• If collecting personal or health information about someone, collect it from that person directly to ensure accuracy and to obtain any permission for disclosure of the information.
  • Do not ask for information that is not relevant.
  • Be mindful of whether you are asking for information that is sensitive, such as about a person’s ethnicity or race, political opinions, religious or philosophical beliefs, trade union membership or sexual activities. Treat this information with extra care and seek advice before disclosing it.
  • Individuals providing their personal or health information to Investment NSW have a right to know the full extent of how the information they provide will be used and disclosed, and to choose whether or not they wish to go ahead with providing information on that basis.
  • Think about whether you are collecting personal or health information from people living in the European Union (EU) with an intention of providing goods and services to them. If so, you might be subject to EU’s General Data Protection Regulation (GDPR), in which case you should make sure your collection meets the requirements of Articles 13-14 of the GDPR. This includes if you are collection information about and tracking web-based behaviour, where the behaviour is coming from the EU.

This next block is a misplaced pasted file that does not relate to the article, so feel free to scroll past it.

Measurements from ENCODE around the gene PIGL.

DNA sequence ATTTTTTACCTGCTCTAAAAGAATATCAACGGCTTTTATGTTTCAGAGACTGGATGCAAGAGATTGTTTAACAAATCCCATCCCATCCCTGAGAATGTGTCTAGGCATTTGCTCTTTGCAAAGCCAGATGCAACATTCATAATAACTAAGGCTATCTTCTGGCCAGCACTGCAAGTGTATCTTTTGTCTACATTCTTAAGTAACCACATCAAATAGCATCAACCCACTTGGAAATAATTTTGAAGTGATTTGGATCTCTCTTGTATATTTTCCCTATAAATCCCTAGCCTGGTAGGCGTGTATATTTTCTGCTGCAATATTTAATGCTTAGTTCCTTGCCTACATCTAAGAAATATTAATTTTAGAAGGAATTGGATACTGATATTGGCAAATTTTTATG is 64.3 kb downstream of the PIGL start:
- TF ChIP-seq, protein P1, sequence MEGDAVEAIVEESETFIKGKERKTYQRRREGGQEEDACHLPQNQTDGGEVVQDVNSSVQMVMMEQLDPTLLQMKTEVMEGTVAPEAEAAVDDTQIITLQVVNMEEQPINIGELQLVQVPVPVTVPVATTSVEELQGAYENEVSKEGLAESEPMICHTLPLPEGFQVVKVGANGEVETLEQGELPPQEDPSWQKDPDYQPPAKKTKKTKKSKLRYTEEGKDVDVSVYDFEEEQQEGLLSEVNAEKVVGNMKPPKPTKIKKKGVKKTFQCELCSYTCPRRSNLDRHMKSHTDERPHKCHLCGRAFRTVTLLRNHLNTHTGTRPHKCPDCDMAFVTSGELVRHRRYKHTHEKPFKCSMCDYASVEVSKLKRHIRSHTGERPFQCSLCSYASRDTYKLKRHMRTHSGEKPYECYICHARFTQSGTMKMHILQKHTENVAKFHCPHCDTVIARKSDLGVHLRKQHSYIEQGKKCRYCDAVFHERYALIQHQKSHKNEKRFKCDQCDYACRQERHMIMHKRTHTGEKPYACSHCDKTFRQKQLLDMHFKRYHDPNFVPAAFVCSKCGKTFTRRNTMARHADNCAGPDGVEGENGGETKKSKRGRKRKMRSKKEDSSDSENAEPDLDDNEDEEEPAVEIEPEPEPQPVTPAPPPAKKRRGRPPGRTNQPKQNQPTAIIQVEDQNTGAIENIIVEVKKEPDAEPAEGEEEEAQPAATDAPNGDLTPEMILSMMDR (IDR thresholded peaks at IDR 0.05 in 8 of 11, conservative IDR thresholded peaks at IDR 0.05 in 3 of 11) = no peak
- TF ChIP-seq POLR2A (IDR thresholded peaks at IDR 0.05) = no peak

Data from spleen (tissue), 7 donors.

3.2.2. Storing personal and health information (IPP 5 and HPP 5)

Investment NSW takes reasonable security safeguards against the loss, unauthorised access, use, modification and disclosure of personal information.

Investment NSW has in place information security policies which provide guidance to staff around the handling and storage of personal information. This includes the use of unique user accounts and passwords to access our computer systems. In accordance with Investment NSW’s Information Management Security Policy, our staff do not give out passwords to anyone or let anyone else use their computer login.

Investment NSW’s security measures further include the use of restricted drives and authorised access. For example, correspondence containing personal information is stored in Investment NSW’s record management system with restricted access and editing privileges.

Personal information is kept for no longer than is necessary and is disposed of in a secure manner once no longer required, in accordance with government requirements.